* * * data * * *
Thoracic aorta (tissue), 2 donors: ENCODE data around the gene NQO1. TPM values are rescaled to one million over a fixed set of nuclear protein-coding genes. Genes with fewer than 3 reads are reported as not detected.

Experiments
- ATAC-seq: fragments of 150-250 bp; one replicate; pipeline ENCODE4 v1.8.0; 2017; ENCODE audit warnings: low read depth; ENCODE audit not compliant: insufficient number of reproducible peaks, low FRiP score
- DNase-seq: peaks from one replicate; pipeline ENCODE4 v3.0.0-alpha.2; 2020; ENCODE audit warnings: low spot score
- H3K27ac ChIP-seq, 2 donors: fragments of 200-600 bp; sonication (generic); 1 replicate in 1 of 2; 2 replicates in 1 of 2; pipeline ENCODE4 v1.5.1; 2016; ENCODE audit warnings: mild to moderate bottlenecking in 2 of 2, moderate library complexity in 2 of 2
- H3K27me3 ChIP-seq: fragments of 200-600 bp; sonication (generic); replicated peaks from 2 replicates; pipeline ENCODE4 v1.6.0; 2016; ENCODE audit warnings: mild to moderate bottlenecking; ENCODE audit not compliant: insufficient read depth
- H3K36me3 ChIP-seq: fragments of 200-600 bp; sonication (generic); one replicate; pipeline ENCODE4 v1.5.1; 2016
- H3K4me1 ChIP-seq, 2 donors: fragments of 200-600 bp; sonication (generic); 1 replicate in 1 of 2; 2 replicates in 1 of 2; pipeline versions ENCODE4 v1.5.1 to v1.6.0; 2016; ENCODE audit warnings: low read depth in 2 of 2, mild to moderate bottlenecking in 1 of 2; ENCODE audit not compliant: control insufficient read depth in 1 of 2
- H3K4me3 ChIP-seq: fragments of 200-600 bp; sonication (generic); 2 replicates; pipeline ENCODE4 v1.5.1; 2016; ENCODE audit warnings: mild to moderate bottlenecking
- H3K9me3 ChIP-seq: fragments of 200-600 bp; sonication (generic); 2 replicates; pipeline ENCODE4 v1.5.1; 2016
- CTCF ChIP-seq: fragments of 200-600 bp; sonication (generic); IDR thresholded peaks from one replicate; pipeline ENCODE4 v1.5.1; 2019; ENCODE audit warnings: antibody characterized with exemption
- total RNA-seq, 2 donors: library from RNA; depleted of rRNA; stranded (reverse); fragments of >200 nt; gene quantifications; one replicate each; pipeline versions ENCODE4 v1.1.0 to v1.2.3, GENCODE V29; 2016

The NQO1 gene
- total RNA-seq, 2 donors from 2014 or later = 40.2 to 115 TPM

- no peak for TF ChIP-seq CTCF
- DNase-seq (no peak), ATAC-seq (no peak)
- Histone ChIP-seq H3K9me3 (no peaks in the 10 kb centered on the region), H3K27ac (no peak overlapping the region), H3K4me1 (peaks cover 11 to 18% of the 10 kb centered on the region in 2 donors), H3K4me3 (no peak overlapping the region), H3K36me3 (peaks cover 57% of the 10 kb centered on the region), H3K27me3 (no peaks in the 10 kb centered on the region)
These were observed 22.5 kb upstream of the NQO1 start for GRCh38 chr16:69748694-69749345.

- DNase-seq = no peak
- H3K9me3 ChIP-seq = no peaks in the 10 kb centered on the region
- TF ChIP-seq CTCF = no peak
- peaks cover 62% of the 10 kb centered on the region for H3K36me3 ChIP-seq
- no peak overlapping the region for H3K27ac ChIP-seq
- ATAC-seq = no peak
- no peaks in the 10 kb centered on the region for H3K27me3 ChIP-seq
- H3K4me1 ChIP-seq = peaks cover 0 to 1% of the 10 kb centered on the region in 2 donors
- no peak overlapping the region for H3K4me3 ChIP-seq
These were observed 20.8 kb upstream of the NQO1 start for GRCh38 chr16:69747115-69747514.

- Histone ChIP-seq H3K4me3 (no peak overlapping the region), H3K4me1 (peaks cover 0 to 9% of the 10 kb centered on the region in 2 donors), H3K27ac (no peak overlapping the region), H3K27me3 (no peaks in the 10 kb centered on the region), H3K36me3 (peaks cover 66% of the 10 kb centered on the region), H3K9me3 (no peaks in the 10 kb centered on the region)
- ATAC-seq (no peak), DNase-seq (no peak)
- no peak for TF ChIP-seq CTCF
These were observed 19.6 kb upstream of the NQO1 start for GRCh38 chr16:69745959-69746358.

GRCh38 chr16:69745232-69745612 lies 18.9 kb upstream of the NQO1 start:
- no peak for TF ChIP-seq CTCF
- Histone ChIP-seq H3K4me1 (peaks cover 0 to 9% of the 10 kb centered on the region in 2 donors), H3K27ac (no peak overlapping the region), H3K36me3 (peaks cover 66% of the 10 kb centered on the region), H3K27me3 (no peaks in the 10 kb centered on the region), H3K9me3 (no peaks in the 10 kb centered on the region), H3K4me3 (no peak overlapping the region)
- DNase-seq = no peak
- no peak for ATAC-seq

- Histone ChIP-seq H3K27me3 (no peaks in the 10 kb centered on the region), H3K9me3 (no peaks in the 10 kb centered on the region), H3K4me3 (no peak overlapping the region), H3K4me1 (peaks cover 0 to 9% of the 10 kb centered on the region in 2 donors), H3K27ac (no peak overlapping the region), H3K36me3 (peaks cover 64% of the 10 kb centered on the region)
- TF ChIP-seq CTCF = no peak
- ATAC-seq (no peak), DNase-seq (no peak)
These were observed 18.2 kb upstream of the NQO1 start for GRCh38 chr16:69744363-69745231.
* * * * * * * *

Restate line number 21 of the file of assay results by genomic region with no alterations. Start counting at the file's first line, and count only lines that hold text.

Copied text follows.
- TF ChIP-seq CTCF = no peak